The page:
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[Xmca-l] Re: Can symbols help people learning to read?



On 11 March 2015 at 17:08, mike cole <mcole@ucsd.edu> wrote:

> Huw--
>
> Would you say that your son's action is evidence of the use of productive
> imagination?
> mike
>
>
That suggests a voluntary recollection, whereas I suspect it was more or
less an involuntary image voluntarily acted upon.  I wouldn't argue that
they're not part of the same genetic process, but the phrase connotes that
distinction for me.

The main thing for me at the time was the evidence I was seeing regarding
not underestimating what kinds of things he could respond to (within the
context of an obviously important relationship).

Huw


> On Wed, Mar 11, 2015 at 9:42 AM, Huw Lloyd <huw.softdesigns@gmail.com>
> wrote:
>
> > As has already been stated, it depends upon what one means by 'symbol'
> and
> > it also depends upon how such symbols are introduced.
> >
> > For example, the set of graphemes constituting a written word may be
> > referred to as a symbolic model of the phonemic structure of the word.
> >
> > With respect to picture-word correspondence, this could feasibly help
> with
> > understanding the nature of words as referring to conceptions rather than
> > the immediacy of things themselves in early development.
> >
> > When our first child was about 12 months, we used a photo album of
> everyday
> > objects from around the house to help distinguish between the words and
> the
> > objects referred to.  One day I sat down and requested, in a purposeful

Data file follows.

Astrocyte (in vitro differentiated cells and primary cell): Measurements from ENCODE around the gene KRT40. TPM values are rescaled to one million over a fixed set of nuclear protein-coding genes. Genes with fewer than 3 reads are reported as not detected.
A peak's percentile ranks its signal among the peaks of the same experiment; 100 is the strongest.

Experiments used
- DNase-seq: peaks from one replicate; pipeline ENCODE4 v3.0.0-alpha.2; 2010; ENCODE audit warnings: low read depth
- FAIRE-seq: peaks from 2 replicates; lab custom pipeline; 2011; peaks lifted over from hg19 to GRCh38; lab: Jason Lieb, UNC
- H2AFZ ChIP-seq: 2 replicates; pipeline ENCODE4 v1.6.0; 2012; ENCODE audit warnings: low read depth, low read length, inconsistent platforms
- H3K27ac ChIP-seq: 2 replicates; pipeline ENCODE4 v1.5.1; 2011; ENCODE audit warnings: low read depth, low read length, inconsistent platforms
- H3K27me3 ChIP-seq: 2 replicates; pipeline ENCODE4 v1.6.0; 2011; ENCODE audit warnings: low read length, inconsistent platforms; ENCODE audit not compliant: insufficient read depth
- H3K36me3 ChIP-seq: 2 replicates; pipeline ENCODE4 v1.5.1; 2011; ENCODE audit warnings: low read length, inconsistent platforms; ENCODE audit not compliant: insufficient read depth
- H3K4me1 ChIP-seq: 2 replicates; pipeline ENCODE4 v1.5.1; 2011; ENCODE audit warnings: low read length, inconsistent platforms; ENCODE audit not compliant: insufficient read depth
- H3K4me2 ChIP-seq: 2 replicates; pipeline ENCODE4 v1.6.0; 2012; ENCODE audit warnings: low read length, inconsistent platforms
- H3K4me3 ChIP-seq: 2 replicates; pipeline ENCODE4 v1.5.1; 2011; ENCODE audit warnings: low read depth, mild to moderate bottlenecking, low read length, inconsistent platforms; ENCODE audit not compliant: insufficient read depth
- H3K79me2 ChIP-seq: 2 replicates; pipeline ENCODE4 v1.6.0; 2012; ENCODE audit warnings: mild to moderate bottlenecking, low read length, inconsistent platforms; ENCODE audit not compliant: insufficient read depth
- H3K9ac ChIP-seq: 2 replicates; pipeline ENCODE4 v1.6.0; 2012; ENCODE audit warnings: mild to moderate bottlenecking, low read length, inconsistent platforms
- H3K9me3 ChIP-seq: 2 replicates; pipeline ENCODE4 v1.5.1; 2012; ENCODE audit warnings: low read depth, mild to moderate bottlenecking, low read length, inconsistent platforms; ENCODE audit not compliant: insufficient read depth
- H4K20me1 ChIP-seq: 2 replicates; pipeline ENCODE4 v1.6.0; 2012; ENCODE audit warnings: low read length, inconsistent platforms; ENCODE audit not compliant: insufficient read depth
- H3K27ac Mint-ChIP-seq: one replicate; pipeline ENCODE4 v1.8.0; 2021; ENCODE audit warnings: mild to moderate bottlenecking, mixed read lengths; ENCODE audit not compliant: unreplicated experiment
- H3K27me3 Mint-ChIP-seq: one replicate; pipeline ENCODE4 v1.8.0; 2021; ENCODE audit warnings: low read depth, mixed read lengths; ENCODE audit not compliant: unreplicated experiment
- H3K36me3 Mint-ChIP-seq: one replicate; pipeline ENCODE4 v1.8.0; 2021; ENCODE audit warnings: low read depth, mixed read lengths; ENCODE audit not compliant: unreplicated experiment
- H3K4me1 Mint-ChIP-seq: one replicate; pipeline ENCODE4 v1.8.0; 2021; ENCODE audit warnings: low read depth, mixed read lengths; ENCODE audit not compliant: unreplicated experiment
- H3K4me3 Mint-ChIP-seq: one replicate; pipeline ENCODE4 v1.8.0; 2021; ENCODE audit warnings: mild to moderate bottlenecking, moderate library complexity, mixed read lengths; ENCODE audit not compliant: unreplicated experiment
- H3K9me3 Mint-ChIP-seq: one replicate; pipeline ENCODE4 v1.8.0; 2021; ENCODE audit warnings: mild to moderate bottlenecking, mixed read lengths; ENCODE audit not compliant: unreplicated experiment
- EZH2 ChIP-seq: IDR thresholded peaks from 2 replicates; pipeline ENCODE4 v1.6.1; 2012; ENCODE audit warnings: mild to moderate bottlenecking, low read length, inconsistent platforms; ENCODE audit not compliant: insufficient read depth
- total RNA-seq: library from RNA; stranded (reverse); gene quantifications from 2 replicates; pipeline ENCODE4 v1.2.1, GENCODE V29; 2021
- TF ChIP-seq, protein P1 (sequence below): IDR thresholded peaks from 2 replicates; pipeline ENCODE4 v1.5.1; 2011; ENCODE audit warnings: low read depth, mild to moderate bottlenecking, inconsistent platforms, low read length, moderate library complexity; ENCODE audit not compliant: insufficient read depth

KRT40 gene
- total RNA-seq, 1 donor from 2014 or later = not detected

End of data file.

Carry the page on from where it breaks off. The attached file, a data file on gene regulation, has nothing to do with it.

> > tone, that he put my shoe on the trolley (I didn't use gestures) and was
> > fairly gobsmacked when he simply set off and did it.  This was at a time
> > when he wasn't saying any recognisable words, let alone sentence sounds
> > with predicates in them.  Shoes were not part of his repertoire of toy
> > objects, and the trolley wasn't being used (at the time) as a thing to
> > carry other things with.
> >
> > It would still be difficult to demonstrate a clear link, but where I
> would
> > theoretically place it is in relating the word to the conception of the
> > object (the memory of the perception).  This fits with the nature of my
> > request, as the trolley was not in sight at the time (but it was one of
> the
> > items in the album).
> >
> > Huw
> >
> >
> >
> > On 11 March 2015 at 05:59, Andy Blunden <ablunden@mira.net> wrote:
> >
> > > I am forwarding this message from a good friend who has a question
> about
> > > literacy education.
> > > If you know of research on this question, perhaps you could cc Mike B.
> in
> > > your reply.
> > > ***
> > > My sister is in the education field and she is looking for theory and
> > > research to refute an influential paper which claims introducing
> symbols
> > to
> > > non-readers actually hampers their ability to develop literacy skills.
> > The
> > > little I have read on AT and semiotics seems to at least indicate that
> > > under certain conditions, symbols can aid literacy. But I am looking
> for
> > > something specific and/or definite.
> > > ***
> > > Andy
> > > --
> > >
> ------------------------------------------------------------------------
> > > *Andy Blunden*
> > > http://home.pacific.net.au/~andy/
> > >
> > >
> >
>
>
>
> --
> It is the dilemma of psychology to deal as a natural science with an object
> that creates history. Ernst Boesch.
>